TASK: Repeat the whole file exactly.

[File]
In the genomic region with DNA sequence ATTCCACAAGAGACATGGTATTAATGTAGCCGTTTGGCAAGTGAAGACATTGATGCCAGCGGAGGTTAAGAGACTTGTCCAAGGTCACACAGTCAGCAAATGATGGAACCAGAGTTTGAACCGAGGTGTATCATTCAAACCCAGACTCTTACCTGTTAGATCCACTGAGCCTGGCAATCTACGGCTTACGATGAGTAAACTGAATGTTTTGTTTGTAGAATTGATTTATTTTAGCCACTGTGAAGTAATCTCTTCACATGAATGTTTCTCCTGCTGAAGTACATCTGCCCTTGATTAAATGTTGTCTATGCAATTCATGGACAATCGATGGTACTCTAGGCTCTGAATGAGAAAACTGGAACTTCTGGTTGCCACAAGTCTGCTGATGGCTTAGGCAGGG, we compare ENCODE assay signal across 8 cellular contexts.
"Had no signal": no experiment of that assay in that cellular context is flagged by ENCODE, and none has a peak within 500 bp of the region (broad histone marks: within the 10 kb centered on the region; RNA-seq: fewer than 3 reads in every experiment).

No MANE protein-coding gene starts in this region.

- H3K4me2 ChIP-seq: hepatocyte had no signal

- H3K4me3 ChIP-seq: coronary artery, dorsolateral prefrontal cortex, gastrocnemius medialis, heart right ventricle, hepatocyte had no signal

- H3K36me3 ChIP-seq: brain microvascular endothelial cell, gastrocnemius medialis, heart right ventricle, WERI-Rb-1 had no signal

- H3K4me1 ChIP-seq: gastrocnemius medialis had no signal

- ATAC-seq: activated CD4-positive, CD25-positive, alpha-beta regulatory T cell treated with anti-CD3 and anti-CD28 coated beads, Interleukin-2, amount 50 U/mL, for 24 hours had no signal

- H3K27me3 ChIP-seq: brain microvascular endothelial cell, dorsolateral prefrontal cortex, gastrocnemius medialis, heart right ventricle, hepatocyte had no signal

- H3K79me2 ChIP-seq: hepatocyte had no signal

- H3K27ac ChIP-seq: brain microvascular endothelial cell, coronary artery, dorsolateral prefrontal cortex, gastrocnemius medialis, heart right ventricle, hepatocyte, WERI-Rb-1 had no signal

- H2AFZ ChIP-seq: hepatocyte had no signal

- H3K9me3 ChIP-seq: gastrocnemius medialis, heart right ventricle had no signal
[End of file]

In the genomic region with DNA sequence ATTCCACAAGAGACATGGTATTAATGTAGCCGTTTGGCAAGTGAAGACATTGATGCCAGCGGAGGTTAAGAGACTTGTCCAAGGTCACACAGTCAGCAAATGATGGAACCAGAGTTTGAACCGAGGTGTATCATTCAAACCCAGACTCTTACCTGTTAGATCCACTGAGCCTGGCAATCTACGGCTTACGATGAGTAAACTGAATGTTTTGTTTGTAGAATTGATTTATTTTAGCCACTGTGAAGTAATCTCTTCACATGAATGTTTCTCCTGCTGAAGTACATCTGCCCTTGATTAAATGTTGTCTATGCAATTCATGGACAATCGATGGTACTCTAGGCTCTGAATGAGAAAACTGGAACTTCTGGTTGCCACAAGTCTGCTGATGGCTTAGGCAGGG, we compare ENCODE assay signal across 8 cellular contexts.
"Had no signal": no experiment of that assay in that cellular context is flagged by ENCODE, and none has a peak within 500 bp of the region (broad histone marks: within the 10 kb centered on the region; RNA-seq: fewer than 3 reads in every experiment).

No MANE protein-coding gene starts in this region.

- H3K4me2 ChIP-seq: hepatocyte had no signal

- H3K4me3 ChIP-seq: coronary artery, dorsolateral prefrontal cortex, gastrocnemius medialis, heart right ventricle, hepatocyte had no signal

- H3K36me3 ChIP-seq: brain microvascular endothelial cell, gastrocnemius medialis, heart right ventricle, WERI-Rb-1 had no signal

- H3K4me1 ChIP-seq: gastrocnemius medialis had no signal

- ATAC-seq: activated CD4-positive, CD25-positive, alpha-beta regulatory T cell treated with anti-CD3 and anti-CD28 coated beads, Interleukin-2, amount 50 U/mL, for 24 hours had no signal

- H3K27me3 ChIP-seq: brain microvascular endothelial cell, dorsolateral prefrontal cortex, gastrocnemius medialis, heart right ventricle, hepatocyte had no signal

- H3K79me2 ChIP-seq: hepatocyte had no signal

- H3K27ac ChIP-seq: brain microvascular endothelial cell, coronary artery, dorsolateral prefrontal cortex, gastrocnemius medialis, heart right ventricle, hepatocyte, WERI-Rb-1 had no signal

- H2AFZ ChIP-seq: hepatocyte had no signal

- H3K9me3 ChIP-seq: gastrocnemius medialis, heart right ventricle had no signal